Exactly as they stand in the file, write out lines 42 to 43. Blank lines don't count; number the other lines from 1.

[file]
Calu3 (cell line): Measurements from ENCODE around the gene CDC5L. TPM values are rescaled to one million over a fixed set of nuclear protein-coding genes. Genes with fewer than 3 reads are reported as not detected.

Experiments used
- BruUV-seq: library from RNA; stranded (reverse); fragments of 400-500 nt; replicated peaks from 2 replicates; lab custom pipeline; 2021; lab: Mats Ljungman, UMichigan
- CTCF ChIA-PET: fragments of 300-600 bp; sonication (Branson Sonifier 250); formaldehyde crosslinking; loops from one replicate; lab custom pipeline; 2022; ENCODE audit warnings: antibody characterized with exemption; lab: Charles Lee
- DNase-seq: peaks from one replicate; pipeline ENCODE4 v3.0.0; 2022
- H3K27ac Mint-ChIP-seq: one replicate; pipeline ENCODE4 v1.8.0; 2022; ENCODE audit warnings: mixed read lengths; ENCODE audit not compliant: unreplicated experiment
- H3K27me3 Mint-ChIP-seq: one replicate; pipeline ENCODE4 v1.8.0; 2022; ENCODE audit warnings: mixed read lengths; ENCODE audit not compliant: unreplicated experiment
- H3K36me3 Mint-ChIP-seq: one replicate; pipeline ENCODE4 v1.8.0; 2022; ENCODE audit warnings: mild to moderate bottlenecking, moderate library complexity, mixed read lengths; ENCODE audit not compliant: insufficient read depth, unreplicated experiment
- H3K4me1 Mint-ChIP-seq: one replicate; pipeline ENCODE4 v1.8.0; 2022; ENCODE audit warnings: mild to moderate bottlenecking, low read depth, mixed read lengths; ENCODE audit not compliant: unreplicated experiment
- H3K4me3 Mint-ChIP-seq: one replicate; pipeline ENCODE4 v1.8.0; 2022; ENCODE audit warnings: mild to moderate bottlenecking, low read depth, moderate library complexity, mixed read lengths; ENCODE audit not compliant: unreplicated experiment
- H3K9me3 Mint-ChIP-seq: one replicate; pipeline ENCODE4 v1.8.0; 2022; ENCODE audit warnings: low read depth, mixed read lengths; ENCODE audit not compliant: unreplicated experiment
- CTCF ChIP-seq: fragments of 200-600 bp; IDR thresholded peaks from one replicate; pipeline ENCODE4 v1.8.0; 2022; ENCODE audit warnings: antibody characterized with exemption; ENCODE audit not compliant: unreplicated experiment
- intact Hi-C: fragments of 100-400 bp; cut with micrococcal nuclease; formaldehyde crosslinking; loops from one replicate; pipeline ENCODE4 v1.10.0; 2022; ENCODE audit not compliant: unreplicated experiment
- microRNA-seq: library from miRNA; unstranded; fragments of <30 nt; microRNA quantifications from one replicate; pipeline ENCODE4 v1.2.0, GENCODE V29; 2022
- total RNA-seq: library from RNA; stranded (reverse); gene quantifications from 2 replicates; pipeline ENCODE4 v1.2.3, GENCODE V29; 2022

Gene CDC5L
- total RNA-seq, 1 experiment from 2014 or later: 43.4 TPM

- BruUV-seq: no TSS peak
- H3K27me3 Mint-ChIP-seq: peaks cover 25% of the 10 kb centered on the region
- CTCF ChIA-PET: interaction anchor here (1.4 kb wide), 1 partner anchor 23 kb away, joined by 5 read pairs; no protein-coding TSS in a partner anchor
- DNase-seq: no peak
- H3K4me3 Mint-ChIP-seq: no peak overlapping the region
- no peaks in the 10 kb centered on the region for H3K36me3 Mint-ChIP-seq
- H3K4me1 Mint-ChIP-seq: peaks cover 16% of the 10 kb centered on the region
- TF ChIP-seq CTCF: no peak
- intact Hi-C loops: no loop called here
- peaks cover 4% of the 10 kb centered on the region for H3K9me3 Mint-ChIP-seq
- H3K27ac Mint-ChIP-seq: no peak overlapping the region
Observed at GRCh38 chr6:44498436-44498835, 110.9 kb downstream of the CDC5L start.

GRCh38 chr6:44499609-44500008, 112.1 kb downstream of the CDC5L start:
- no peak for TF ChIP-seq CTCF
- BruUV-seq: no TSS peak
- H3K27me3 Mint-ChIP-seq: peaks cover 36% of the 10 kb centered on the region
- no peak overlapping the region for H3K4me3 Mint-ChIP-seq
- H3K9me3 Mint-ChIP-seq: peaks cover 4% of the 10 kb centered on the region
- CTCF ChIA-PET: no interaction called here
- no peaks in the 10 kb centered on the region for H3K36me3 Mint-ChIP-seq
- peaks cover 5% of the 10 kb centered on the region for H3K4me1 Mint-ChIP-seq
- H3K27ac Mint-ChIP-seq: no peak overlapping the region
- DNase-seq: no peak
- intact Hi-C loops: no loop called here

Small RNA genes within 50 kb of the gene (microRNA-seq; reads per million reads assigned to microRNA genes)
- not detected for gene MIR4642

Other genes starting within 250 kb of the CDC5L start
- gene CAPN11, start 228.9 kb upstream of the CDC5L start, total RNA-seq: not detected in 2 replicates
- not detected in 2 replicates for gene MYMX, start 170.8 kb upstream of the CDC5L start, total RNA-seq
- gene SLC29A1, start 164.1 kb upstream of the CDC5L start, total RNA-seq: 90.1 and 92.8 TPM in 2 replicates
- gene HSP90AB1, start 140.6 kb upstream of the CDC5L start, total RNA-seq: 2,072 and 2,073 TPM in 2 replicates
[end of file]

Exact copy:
Small RNA genes within 50 kb of the gene (microRNA-seq; reads per million reads assigned to microRNA genes)
- not detected for gene MIR4642